2034) It Even Says ‘Justice’ On The Bottle

I have two images in front of me, one printed on a post card, the other in memory. The postcard is a bit of propaganda from the last election showing Tayyip Erdoğan flanked by his political “ancestors” -- the two figures in Turkey who shaped the political right. The influence of Turgut Özal is easy to understand. As prime minister in 1983 he was, of course, the great modernizer who shoved Turkey into a globalizing age and who managed to get himself elected in defiance of the military regime. Adnan Menderes, the other icon on the picture, wasn’t so lucky. He was hanged in 1961 for many of the reasons some today would like to see Tayyip swing. Menderes flirted too closely with populist forces which threatened to undermine the authority of the state elite.

Erdoğan’s party is not the only claimant to Menderes’ mantel. In the 1960s the party led by Süleyman Demirel was actually called the Justice Party -- a reference to the injustice done to the hanged prime minister and also to the continuing political bans enforced on his supporters. Demirel was himself barred from politics after the 1980 coup and struggled to have the prohibition reversed. Erdoğan was also prevented from standing for office after being convicted in a criminal court on the somewhat lame charge of inciting religious-based insurrection by reading out a poem. So it’s not surprising that AK, the name of his party he leads, is an acronym for the Turkish words for “justice” and “development,” Adalet ve Kalkınma. In Turkish politics, the rhetorical search for justice is a powerful force.

The other image I find hard to erase from my mind is the look on Hrant Dink’s face as he stepped out of an Istanbul courthouse and into a howling mob. It was the look of a man who had tumbled into a world gone mad. He was accused of insulting Turkishness, although anyone who knew him even slightly understood this was a crime of which he was congenitally incapable. Hrant argued openly and cogently in the Argos newspaper which he edited for measures he considered to be both in the best interests of his country and of Armenian compatriots. His thoughts were misrepresented; he was vilified in the press, convicted in court and shot dead in the street. It was as if his whole life were one miscarriage of justice.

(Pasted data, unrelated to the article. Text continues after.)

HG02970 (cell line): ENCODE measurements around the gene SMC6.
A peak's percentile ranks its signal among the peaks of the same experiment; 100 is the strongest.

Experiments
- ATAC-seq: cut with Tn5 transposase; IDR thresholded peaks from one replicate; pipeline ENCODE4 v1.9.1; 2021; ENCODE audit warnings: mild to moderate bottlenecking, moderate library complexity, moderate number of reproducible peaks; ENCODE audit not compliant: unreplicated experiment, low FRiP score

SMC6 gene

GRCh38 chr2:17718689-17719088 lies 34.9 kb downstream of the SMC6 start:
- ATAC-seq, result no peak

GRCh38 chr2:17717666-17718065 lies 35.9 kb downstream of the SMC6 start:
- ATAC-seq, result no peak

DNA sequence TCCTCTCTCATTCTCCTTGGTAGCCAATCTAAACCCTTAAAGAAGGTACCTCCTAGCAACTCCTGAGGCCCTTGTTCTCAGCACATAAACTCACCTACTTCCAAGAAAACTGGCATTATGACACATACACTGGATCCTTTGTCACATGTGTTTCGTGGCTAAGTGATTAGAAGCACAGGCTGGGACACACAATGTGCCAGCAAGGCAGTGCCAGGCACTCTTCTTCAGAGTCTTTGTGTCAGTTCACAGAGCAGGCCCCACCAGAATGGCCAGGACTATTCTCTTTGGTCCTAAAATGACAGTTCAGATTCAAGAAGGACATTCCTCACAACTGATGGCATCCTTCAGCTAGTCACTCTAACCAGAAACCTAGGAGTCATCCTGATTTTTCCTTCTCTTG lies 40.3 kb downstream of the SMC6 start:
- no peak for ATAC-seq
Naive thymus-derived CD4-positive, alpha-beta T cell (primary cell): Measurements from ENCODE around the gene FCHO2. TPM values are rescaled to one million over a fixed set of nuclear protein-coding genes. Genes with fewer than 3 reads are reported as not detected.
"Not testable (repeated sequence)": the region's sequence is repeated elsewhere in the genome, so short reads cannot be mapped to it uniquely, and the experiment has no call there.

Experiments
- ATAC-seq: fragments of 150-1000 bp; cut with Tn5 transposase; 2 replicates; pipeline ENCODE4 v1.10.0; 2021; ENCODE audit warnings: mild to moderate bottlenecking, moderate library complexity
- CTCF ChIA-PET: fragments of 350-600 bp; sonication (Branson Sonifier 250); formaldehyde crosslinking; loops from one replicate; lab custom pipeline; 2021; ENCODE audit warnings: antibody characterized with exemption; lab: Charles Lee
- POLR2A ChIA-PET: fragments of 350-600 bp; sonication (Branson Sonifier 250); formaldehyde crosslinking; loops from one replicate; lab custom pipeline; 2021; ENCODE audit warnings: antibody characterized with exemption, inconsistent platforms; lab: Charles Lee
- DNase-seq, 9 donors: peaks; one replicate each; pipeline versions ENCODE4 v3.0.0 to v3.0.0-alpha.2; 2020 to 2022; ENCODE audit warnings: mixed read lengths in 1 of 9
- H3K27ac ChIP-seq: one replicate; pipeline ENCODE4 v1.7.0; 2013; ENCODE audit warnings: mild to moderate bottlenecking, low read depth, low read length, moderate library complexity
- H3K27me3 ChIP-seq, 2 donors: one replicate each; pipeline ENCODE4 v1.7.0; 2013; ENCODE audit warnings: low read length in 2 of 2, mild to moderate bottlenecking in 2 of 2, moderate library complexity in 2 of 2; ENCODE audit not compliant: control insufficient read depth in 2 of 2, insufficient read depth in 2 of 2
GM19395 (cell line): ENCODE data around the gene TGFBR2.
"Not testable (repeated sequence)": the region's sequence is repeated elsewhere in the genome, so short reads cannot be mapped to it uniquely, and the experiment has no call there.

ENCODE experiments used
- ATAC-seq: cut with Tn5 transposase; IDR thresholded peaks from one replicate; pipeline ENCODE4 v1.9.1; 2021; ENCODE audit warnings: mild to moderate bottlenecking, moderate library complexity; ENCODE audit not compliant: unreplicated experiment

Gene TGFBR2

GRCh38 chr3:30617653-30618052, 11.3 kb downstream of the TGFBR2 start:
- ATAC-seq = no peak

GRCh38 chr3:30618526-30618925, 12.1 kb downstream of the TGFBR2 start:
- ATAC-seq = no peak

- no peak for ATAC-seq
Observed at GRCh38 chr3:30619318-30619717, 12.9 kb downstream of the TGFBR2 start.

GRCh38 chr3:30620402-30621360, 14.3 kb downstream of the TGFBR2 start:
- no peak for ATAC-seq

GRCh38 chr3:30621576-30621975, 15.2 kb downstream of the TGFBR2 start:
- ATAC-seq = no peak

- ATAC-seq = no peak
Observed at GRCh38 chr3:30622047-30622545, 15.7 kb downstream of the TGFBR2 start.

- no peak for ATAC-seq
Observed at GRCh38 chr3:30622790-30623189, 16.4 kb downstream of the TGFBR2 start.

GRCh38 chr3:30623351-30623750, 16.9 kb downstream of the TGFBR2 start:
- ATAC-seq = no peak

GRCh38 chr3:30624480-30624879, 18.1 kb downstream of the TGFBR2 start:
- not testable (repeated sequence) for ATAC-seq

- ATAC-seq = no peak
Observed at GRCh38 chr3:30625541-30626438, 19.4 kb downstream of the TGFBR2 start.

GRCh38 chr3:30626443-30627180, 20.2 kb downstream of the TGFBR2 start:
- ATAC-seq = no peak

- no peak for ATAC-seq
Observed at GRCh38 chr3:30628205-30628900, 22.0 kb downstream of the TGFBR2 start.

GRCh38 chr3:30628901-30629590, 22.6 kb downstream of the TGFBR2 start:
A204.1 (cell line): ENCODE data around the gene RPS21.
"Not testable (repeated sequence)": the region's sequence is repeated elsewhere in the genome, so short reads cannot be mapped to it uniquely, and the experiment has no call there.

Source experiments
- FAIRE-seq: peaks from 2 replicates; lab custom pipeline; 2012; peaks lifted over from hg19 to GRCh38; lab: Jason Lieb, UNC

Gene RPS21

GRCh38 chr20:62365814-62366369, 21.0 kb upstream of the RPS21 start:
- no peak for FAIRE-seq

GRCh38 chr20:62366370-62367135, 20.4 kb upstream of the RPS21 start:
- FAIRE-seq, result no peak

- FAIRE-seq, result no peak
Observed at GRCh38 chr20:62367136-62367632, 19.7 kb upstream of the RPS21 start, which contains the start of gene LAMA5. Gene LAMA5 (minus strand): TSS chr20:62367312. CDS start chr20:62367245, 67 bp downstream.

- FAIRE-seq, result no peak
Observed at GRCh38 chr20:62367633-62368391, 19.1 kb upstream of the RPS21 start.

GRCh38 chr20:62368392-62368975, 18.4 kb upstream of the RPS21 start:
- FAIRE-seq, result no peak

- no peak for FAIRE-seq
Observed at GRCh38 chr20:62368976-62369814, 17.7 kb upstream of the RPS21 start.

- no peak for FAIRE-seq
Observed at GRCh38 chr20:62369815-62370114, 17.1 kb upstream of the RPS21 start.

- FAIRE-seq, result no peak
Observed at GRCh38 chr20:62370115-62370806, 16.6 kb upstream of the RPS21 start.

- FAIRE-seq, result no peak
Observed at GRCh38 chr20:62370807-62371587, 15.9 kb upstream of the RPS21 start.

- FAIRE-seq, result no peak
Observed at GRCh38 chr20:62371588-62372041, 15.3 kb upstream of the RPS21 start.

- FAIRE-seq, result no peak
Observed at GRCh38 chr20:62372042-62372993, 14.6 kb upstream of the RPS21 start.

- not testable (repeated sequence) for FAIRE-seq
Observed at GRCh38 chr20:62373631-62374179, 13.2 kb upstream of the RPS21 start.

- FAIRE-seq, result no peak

Dink’s search for justice continues, at least in the prosecution of those responsible for his death. The teenager accused of pulling the trigger is standing trial along with 18 others in his immediate circle. But there is suspicion that those in authority, particularly among the Trabzon police, were also involved. The file of one of the suspects, a police informer called Erhan Tuncel, has not been submitted to the court but is reported to have been destroyed on grounds of national security. A taped conversation between Tuncel and a police officer in Trabzon has been leaked to the press and would seem to confirm that the plot to kill Dink was known to the police before the fact and that the conspiracy goes much wider.

Abdullah Gül, the Turkish president, was asked to defend his country’s record before Euro-parliamentarians the other day and by all accounts gave a good performance. To the question of whether Turkey was prepared to recognize the genocide of its Armenian population in 1915, the president said that Turks genuinely believed the issue to be more complex and that his country’s proposal to examine the evidence through a joint historical commission with Armenia had been unreasonably rejected. How can those who participate in such a commission be impartial while statutes like 301 exist to bring them to heel?

The obvious point is how can Turkey be relied upon to judge the events of 1915 when it appears to have so much trouble arbitrating the events of 2007? The Hrant Dink trial has become a test case. This government stands for justice. It even says “adalet” on the AK bottle. But justice doesn’t just mean fairness for yourself but for the powerless. Unless justice for Dink is seen to be done, the party in power should think of changing its name.

07.10.2007 ANDREW FINKEL a.finkel@todayszaman.com Zaman


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